Maryam D’Abo and her husband Hugh Hudson made Rupture – Living with a Broken Brain, just shown on BBC4, to help us understand more about the brain and brain injuries. Brain aneurysms which lead to strokes, are the third biggest killer in this country after heart disease and cancer. Maryam had a subarachnoid aneurysm bleed in 2007 and in a way this film relates to her own recovery. It explains brilliantly what a brain aneurysm is. It leaves you speechless at the beauty and complexity of the brain. This “thing that can fit inside your cupped hands, the consistency of jello”, which operates the rest of us, and allows us to contemplate ourselves and the rest of the world. At one point Maryam asks “am I a thing or a thought?” and the answer comes back “both and neither.” It is sometimes a tough film to watch, stomach churning to have to face up to the fragility of the computer at the centre of our being. The surgeons filmed were able to perform operations on the brain with brilliant, dispassionate skill. Neil Kitchener one of the foremost surgeons in the field expressed his non belief in “God”. He could not believe any god would allow the suffering that he’s witnessed and yet we saw him operate on a man to remove a brain tumour so that he would have 4 more months to live and to be with his family. There is also great humour in the film along with joy.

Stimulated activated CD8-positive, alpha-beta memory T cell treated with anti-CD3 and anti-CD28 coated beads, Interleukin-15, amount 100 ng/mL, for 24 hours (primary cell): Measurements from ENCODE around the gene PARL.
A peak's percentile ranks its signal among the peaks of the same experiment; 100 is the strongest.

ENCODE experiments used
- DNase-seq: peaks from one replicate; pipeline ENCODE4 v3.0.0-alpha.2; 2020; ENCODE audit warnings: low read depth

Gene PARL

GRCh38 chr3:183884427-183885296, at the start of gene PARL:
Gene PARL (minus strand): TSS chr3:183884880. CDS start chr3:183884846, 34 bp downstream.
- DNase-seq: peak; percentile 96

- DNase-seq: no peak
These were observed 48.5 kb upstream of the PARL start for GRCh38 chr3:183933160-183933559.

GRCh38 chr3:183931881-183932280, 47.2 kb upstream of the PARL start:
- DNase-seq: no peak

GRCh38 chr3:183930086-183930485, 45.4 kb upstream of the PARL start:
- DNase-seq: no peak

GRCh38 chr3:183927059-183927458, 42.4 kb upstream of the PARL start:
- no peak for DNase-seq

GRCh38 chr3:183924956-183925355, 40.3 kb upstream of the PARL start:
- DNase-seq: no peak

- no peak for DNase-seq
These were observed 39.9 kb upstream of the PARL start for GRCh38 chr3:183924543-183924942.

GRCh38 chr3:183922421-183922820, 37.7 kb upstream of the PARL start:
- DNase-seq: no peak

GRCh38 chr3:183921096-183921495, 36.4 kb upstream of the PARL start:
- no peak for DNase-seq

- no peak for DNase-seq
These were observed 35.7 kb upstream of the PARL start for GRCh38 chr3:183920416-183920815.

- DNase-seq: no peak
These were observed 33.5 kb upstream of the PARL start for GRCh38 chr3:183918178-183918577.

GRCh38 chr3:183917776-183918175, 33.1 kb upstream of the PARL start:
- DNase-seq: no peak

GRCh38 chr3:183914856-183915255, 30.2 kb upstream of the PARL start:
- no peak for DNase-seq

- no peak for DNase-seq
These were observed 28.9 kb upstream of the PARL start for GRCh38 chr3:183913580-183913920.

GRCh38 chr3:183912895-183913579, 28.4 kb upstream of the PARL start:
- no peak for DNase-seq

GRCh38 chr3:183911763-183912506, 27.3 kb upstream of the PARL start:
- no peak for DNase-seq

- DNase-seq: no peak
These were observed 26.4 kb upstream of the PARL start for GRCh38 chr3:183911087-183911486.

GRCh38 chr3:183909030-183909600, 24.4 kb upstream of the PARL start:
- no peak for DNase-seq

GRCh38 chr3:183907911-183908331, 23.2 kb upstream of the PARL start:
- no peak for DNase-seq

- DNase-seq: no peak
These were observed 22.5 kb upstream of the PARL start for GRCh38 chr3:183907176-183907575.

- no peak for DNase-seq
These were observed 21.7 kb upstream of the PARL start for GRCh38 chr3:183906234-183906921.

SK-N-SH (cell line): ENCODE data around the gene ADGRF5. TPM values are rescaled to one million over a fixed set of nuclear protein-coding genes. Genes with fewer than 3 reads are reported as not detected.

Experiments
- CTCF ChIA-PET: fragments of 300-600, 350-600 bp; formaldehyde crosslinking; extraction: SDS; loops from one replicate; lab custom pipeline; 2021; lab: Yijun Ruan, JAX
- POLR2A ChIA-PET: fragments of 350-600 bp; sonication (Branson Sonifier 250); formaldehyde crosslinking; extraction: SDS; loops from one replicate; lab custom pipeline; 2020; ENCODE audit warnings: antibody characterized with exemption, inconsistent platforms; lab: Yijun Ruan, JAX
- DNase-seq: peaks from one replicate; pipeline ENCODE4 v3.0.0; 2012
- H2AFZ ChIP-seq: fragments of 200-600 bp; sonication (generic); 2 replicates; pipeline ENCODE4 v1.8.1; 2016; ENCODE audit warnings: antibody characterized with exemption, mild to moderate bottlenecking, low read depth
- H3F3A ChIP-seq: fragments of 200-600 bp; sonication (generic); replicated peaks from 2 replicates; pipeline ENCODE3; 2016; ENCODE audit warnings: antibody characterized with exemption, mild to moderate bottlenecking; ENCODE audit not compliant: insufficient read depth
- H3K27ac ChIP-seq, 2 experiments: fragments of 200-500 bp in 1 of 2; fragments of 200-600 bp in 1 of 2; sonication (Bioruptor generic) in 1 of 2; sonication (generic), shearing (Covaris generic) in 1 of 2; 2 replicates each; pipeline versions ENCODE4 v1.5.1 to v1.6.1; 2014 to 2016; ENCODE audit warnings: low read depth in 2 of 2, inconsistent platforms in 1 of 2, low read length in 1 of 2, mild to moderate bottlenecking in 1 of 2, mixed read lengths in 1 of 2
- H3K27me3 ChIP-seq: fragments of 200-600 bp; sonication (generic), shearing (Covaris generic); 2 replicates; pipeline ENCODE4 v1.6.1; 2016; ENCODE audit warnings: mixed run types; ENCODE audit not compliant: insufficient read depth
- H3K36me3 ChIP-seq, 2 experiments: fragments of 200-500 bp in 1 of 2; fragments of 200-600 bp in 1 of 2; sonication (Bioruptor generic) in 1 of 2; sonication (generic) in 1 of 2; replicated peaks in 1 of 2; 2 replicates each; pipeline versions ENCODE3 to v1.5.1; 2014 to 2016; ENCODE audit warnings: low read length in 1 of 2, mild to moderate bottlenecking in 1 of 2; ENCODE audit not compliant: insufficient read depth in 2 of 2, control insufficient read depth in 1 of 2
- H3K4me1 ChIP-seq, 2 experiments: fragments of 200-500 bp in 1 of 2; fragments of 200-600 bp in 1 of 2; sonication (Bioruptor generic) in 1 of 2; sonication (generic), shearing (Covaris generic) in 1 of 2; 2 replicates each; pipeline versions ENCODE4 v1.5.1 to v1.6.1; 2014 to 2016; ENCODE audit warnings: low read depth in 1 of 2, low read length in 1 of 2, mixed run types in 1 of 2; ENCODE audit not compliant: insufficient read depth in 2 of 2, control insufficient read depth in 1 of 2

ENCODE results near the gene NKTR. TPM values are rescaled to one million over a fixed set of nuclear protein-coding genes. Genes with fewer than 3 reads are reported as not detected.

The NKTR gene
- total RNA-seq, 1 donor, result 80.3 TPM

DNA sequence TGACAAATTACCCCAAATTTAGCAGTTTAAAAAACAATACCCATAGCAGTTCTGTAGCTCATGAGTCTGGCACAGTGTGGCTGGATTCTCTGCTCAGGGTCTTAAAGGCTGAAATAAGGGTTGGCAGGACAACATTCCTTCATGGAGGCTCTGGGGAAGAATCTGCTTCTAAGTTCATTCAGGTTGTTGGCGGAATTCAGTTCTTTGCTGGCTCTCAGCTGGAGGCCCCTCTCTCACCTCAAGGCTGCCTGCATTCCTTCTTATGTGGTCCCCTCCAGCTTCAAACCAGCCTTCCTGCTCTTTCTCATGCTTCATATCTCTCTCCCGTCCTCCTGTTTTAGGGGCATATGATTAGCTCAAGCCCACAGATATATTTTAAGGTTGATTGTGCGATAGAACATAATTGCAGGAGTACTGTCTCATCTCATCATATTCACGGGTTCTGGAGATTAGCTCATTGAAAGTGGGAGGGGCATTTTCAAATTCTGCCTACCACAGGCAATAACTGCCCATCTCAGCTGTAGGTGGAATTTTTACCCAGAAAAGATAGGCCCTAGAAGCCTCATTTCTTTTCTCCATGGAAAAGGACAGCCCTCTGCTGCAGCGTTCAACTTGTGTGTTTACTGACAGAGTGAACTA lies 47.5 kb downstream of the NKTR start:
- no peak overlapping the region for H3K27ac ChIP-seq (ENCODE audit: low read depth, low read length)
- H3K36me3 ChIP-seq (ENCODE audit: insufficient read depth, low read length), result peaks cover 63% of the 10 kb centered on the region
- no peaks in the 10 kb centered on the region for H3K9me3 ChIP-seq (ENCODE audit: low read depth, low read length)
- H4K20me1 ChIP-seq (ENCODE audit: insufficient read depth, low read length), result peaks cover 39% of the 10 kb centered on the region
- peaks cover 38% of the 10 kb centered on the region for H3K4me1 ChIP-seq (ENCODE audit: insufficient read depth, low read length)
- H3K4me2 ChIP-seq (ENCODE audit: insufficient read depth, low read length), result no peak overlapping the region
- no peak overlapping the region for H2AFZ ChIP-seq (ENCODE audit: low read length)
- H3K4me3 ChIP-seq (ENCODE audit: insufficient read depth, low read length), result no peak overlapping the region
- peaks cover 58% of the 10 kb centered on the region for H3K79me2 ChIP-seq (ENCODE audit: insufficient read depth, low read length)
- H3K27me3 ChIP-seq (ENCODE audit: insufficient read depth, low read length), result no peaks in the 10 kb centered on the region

Robert McCrum, is an inspiration to anyone who works with the voice and the spoken word. His book, “The Story of English” was a key influence when I chose to write and record the Speak English Clearly Programme. Robert McCrum suffered a stroke when he was 42. The aneurysm was in the right side of his brain and affected the left side of his body. The left part of his brain which covers language and speech, was left uninjured in the long term. The deep Basal ganglia, which is responsible for tongue movement, was slightly affected, so he has the sensation of making an effort with his tongue when he speaks. If you watch any of his videos you’ll see what an accomplished speaker he is. He explains with disarming honesty how he recovered from the emotional shock of the stroke. He is part of the club of survivors who, as Quincy Jones described it, get used to living everyday with joy. There are many examples of survivors of brain injury; young and old Some will need specialist care for the rest of their lives, some will go undiagnosed, as the injury has affected the front part of their brain which controls social skills, and left the rest of the brain governing intellectual skills, intact.
Neuropsychologist, Dr Paul Broks painted a black picture for the many survivors with brain injuries so profound, that they will never be anywhere close to their former selves. Even so, he has witnessed the transformation by joy and love of the profoundly brain damaged.
The beauty of life and the miracle of nature is the residual feeling left by the film: “Life is Good.” Thank you Maryam D’Abo and Hugh Hudson for giving us the film and this knowledge and insight into the magical brain and how it works.
The amazing Sherrie Baehr, a neuropsychologist, has started an organisation called Silver Lining, to help people who’ve suffered a brain injury get back into daily life. At the preview of Rupture – Living with a Broken Brain, I spoke to people who have been helped so much by Silver Lining. I urge you all to help support this organisation if you possibly can.